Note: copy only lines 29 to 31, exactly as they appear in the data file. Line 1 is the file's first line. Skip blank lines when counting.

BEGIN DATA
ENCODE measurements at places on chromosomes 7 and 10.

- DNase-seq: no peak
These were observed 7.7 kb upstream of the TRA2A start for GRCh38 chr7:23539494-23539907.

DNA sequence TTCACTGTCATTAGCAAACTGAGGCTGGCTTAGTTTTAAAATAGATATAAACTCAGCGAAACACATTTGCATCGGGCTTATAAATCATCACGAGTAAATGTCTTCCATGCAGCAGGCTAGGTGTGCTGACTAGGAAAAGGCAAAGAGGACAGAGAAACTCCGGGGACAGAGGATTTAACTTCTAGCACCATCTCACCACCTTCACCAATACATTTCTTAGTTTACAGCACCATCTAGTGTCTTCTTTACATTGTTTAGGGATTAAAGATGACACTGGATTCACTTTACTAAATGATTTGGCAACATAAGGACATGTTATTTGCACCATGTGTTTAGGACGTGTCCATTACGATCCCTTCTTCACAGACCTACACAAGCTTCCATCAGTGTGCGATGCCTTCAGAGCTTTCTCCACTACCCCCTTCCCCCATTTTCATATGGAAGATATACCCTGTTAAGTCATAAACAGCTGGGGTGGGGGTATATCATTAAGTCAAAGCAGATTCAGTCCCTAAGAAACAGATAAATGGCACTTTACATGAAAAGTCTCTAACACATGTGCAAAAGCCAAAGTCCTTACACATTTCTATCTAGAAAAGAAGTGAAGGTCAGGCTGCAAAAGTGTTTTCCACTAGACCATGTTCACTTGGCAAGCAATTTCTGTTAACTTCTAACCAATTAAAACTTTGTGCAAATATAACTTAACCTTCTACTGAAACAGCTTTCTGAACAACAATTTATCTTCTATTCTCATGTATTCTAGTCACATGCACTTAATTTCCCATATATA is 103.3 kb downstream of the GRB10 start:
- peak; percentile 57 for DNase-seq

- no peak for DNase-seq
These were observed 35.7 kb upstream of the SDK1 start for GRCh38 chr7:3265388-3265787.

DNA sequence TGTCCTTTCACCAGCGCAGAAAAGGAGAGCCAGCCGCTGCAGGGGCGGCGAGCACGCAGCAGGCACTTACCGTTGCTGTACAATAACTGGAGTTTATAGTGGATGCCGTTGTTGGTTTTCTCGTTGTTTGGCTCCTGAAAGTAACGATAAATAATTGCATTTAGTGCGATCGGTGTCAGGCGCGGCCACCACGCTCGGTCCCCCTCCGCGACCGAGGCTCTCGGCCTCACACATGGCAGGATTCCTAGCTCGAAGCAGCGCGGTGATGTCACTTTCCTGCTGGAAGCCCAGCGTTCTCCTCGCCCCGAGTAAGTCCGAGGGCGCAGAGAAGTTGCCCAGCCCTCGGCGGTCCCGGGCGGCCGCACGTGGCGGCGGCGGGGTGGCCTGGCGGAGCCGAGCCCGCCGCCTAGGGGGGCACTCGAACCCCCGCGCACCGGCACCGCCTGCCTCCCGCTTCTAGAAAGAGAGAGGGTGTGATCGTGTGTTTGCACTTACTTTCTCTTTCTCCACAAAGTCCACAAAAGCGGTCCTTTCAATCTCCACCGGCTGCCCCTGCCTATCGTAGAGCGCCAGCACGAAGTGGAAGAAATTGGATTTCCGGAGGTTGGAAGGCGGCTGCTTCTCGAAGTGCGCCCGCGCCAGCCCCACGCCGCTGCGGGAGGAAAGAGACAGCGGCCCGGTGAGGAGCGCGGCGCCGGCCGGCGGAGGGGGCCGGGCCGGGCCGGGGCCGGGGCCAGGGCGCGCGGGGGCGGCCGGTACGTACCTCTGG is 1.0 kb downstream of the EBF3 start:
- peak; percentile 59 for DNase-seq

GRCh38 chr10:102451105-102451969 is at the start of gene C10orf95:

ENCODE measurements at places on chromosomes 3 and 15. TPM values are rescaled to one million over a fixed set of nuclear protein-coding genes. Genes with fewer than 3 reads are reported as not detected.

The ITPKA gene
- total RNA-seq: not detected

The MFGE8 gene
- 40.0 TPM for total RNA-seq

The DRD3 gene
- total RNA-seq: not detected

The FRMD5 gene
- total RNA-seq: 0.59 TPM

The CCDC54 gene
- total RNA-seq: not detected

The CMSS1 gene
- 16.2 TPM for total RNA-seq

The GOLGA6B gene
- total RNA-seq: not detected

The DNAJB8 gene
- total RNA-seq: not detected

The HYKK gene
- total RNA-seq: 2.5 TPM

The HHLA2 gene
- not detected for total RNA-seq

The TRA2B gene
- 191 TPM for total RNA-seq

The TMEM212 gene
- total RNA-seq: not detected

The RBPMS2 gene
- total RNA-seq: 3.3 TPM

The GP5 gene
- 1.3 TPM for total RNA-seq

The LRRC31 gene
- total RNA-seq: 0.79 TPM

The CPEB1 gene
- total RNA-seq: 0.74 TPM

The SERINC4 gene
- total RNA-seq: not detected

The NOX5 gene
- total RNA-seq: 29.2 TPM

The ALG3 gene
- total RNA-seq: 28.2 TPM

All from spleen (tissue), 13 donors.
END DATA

- total RNA-seq: 2.5 TPM

The HHLA2 gene
- not detected for total RNA-seq